The National Trust for Historic Preservation lists 11 endangered cultural sites

The National Trust for Historic Preservation has released its annual report highlighting the most “at risk” sites in the United States. The list understand 11 architectural and cultural heritage sites threatened by neglect, encroaching development, climate change and other factors.

Some of the sites identified in the report include a school on the US island territory of Guam that was designed by modernist architect Richard Neutra, which has been unusable and vacant since 2013, and the home and studios of Abstract Expressionist painters James Brooks and Charlotte Park in East Hampton, New York, a deteriorating 11-acre property that was abandoned after Park’s death in 2010.

The Brooks-Park house in East Hampton, New York. Mariette Gavaris.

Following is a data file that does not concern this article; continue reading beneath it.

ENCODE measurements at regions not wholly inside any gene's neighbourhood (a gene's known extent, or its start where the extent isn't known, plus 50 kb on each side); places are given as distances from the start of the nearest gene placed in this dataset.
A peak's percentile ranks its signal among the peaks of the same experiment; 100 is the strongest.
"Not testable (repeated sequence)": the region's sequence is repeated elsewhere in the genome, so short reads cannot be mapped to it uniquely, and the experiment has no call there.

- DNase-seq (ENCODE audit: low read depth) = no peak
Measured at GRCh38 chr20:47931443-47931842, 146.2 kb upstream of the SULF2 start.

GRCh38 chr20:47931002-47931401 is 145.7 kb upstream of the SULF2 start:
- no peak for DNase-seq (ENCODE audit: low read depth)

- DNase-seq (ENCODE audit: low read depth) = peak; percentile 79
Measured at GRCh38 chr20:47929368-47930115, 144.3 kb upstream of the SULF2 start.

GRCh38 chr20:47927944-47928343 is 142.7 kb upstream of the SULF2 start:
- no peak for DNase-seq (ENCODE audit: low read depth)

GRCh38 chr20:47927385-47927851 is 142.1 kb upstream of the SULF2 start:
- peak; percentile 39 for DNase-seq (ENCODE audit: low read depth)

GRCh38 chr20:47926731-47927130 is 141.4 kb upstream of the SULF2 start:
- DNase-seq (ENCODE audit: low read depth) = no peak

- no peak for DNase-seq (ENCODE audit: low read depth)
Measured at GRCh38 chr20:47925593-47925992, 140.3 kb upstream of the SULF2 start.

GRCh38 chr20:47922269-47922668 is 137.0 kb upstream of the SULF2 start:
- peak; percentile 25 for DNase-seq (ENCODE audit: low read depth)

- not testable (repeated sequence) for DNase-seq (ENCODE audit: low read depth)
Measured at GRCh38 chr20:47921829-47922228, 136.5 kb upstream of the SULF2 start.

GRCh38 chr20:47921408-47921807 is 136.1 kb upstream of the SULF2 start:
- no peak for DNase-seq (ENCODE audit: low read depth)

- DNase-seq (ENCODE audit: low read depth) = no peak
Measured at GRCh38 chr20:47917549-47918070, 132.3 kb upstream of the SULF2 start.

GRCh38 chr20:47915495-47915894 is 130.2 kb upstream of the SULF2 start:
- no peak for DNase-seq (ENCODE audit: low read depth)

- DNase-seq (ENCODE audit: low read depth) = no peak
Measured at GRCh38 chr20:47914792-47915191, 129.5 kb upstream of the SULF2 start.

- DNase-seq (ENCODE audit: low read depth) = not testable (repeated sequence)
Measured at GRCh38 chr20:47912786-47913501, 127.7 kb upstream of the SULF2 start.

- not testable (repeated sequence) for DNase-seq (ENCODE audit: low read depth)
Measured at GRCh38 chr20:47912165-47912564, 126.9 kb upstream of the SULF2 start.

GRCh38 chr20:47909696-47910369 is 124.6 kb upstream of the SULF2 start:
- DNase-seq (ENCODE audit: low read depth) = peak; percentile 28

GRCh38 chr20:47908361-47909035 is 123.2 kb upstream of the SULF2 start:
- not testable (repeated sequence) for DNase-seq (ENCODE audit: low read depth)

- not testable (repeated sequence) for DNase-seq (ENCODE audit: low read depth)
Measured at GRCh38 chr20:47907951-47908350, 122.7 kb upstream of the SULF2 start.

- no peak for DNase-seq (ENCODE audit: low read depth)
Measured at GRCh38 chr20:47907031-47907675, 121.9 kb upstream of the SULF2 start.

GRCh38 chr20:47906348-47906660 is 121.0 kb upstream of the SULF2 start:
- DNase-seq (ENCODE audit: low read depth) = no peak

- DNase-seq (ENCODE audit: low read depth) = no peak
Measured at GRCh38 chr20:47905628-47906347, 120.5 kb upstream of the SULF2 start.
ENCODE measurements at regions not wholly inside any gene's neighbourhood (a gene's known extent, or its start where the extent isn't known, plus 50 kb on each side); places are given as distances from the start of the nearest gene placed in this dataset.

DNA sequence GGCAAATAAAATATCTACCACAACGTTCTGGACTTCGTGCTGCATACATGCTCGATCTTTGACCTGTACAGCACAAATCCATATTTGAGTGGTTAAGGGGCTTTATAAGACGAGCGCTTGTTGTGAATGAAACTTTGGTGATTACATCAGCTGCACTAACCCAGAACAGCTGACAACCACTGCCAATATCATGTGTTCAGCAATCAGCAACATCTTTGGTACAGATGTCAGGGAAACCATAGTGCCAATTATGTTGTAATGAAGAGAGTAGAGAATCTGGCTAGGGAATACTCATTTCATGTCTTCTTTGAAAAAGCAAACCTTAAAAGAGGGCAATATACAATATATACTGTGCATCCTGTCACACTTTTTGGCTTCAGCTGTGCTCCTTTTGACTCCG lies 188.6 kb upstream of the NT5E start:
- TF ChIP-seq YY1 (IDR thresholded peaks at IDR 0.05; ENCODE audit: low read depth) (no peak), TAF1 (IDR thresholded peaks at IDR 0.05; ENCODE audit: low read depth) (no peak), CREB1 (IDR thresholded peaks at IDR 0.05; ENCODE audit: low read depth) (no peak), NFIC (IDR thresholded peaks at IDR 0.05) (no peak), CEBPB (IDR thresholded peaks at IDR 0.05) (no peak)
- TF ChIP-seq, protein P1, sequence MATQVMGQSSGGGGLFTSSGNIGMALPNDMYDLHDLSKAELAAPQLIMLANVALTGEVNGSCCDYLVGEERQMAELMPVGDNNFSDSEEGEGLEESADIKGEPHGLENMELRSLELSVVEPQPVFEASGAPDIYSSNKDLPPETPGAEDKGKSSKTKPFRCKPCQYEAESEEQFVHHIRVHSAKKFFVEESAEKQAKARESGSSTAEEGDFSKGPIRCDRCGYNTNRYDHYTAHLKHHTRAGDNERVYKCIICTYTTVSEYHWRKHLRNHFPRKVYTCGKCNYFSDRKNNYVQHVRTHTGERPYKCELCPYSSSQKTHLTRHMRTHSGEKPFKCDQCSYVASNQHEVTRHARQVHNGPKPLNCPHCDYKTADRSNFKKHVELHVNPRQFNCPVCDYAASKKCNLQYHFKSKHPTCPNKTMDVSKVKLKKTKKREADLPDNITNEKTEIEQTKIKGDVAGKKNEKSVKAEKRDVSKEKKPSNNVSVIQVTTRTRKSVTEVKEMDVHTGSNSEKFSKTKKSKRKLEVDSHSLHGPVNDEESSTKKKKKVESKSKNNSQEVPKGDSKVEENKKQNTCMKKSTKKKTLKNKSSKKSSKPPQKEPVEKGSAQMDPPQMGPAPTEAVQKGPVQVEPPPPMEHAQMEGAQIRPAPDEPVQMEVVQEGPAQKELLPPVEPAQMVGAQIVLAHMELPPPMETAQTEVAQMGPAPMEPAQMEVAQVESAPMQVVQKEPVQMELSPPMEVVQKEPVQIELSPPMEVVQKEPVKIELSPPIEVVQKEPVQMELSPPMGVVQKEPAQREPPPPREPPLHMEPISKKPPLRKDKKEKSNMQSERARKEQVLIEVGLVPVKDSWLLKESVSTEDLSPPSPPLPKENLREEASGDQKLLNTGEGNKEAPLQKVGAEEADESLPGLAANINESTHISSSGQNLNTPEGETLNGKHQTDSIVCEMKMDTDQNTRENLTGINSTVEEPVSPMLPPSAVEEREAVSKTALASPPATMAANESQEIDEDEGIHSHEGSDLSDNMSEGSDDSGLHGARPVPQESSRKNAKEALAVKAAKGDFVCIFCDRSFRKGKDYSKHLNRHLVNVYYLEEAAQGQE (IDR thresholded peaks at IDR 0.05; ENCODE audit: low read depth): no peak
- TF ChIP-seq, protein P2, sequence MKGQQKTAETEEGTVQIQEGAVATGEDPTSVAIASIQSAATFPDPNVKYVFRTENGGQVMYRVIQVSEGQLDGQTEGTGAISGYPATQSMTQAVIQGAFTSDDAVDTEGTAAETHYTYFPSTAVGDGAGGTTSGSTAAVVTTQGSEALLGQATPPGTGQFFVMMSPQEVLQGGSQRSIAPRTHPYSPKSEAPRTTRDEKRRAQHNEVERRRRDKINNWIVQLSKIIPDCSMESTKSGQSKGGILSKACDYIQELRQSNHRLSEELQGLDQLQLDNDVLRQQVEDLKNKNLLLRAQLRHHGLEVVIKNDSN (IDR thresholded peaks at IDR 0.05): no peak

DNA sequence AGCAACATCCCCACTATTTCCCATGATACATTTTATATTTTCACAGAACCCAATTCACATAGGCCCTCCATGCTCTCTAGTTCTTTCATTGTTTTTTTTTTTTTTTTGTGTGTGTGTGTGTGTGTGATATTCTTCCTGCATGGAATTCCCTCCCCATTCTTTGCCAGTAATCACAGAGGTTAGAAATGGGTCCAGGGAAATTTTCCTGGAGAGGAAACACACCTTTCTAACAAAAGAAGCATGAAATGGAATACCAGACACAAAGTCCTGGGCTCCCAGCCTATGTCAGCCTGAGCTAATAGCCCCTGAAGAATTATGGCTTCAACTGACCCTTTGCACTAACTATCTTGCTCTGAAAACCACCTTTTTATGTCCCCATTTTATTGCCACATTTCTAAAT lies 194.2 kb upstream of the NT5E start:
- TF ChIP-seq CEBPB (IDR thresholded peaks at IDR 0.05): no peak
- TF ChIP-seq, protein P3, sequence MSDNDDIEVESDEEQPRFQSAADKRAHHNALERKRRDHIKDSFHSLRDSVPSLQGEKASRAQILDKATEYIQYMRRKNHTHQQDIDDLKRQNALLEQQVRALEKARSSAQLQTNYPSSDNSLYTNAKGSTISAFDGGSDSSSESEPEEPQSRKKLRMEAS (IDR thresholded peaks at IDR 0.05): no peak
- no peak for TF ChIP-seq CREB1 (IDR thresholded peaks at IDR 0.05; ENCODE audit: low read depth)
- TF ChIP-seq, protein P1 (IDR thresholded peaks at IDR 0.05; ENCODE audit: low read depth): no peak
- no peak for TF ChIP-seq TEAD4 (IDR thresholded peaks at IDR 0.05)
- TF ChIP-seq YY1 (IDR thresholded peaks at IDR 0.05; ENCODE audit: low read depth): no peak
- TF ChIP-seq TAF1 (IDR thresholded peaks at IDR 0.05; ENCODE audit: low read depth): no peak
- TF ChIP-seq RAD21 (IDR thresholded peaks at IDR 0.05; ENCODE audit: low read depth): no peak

Another listed site is the Picture Cave in Missouri, a 43-acre cavern that contains Osage burial sites and hundreds of stylized pictographs dating from around 915 to 1066. The site was heavily vandalized and looted, and l Last year, it sold for $2.2 million. to a limited liability company, raising concerns in the Osage Nation that the paintings could be altered and public access to the site restricted.

Since its inception in 1949, the National Trust for Historic Preservation, a private, not-for-profit organization that raises funds for the conservation of heritage sites, has identified 300 sites at risk, with less than 5% of sites lost.

“These places give us a better understanding of our nation’s complex history and allow us to explore the ideas that continue to challenge us,” Paul Edmondson, the organization’s president, said in a statement. “With each year’s listing, we make greater strides in our efforts to expand preservation work to tell the full American story.”

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